Christmas is a wonderful time of year—the most wonderful if the song can be trusted. From Thanksgiving to December 25th, we overload the DVR with Christmas movies. Carols, albeit beautiful, are played exhaustively, and we regale the traditions of family and all manner of wonderful things. Even for Christians, the holiday has become so commercialized and sappy (don’t get me wrong, I love a good dose of sap every now and again—my DVR is full) that we sometimes forget that Christmas brings with it some serious messages we shouldn’t forget. One of those messages is the importance of saying, “Yes” to God, even when we don’t know what consequences will come because of it—or even when we do know.
We’ve heard the annunciation story: once upon a time an angel came to Mary; she said yes. Joseph wasn’t convinced until he received his own angelic visit, and then everything was ab-fab until there was no room at the inn and the baby Jesus was relegated to the barn…
And they all lived happily ever after
But did they? First the weight of Mary’s yes has to be considered. When she said, “let it be done to me according to thy word”, she was essentially saying , “I’ll lose Joseph, even if he doesn’t have me stoned to death—but truth be told, I’ll probably be killed. That’s all right; I’ll risk it for my God.”
Would you have said yes?
In today’s society morals and integrity are bartered for pennies. You’ve seen it happen in real life and on TV, I’m sure. If-I-have-to-bend-the-rules-to-get-ahead,-if-I-have-to-twist-the-truth-or-outright-lie,-I’ll-do-it-if-it-gets-me-what-I-want happens so often these days that it’s almost so commonplace we rarely notice the wrongness of it. I call it the spirit of Judas—just gimme my thirty pieces of silver, truth be hanged. (Scared, incredulous, confused, or nay, Judas knew deep down Who Jesus was. He’d simply deluded himself, because that’s what we do when we’re scared, only to wake up one sad day and realize the damage we’ve done—hopefully we simply ask forgiveness rather than following Judas’s example.) If we’d sell our soul for so little “mammon” just to be comfortable, just for fame, fortune, kudos or whatever, how would we ever say yes to God if it meant facing possible execution?
Mary is a hero of epic proportion! Just for saying yes.
After she says yes, she has to face Joseph. And guess what? He doesn’t believe her. Sure he knows she’s honest and virtuous and good wifely material—they aren’t strangers to each other; he agreed to marry her, so he knows she’s all those upright things. But when she tells him about the angel and about the pregnancy, he doesn’t believe it… Her word isn’t good enough. Even though Joseph, deep down, knows it should be (sound familiar?) . The truth is too difficult to fathom. It actually takes an act of God to get Joseph to believe her. How did Mary feel about her fiancée’s misplaced mistrust? How would you have felt? Betrayed? Abandoned? Alone? Relieved when he finally came around, or indignant? Would you have taken Joseph back after he impugned you that way, or would you have held a grudge?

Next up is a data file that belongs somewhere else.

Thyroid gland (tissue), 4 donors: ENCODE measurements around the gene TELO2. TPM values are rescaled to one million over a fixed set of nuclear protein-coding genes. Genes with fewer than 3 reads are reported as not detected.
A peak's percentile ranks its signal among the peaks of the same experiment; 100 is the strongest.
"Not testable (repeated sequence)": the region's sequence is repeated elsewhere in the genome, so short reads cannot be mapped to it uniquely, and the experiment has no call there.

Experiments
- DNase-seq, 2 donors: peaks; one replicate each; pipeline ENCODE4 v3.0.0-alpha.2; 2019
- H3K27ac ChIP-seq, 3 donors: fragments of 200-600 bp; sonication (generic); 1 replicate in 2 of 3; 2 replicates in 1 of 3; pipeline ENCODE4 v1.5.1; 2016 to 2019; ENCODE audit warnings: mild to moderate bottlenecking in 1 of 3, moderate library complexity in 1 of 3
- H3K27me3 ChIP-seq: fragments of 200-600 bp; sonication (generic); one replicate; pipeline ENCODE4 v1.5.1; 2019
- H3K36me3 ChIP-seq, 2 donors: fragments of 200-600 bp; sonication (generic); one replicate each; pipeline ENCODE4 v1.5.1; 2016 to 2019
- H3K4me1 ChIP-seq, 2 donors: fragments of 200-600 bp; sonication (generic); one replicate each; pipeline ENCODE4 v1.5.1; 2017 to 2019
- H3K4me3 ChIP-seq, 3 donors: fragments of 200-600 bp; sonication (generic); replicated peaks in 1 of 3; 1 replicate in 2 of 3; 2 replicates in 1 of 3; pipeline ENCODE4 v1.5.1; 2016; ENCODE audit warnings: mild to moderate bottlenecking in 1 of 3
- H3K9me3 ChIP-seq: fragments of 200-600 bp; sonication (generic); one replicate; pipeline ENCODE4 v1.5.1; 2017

Mary rests in the truth and understands why he was skeptical. Her inner hero is shining through, and she cuts him some slack (aka grace). Her trust in God to take care of her and her baby supersedes the temptation to harbour ill will.
But the bumpy journey doesn’t end there. After Jesus’ birth, they’re forced to flee in order to keep the little Messiah alive. Can you imagine? You’ve said yes to God and your reward is an unjust target on your back, years of exile in a foreign land, and the excruciating heartbreak of having to watch innocent babies murdered in your child’s stead. Would you have stayed faithful, continued to say yes? Today, would you risk life and limb, home and family and friends, and everything you have in life simply because God asked you to do something for Him?
I hope the answer is yes, because that’s the beauty and the joy of Christmas.
A lowly woman said yes, regardless of the possible detriment to herself, because she knew without doubt that if she remained faithful God would take care of her. Yes!
(Because of Mary’s yes, the Saviour was born.)
A Saviour was born at great, and ultimate, mortal detriment to himself so that love could be manifest to all. Yes!
(Because of the Son’s yes, you and I can have eternal life)
A humble carpenter chose to leave behind comfort and livelihood so that he could protect and nurture God’s Son—the salvation of the world. Yes!
(Because of Joseph’s yes, Jesus was able to grow as a man and fulfill the will of the Father.)
Christmas is about yes, no matter what.
Yes in the face of hardship; yes, even if we’re reviled, falsely accused, hated or rejected, even by those who know better; yes, even though God’s favour sometimes comes wrapped in suffering; yes, because yes to God is a manifestation of faith, and faith is the only way to receive the joy and peace that comes from a deep communion with Christ—a communion that begins at Christmas and can be everlasting if we continue to say, “Yes.”
My soul proclaims the greatness of the Lord,
my spirit rejoices in God my saviour
for He has looked with favour on his lowly servant.
Blessed Christmas to all. Yes!
Nicola Martinez, Editor-in-Chief
Pelican Book Group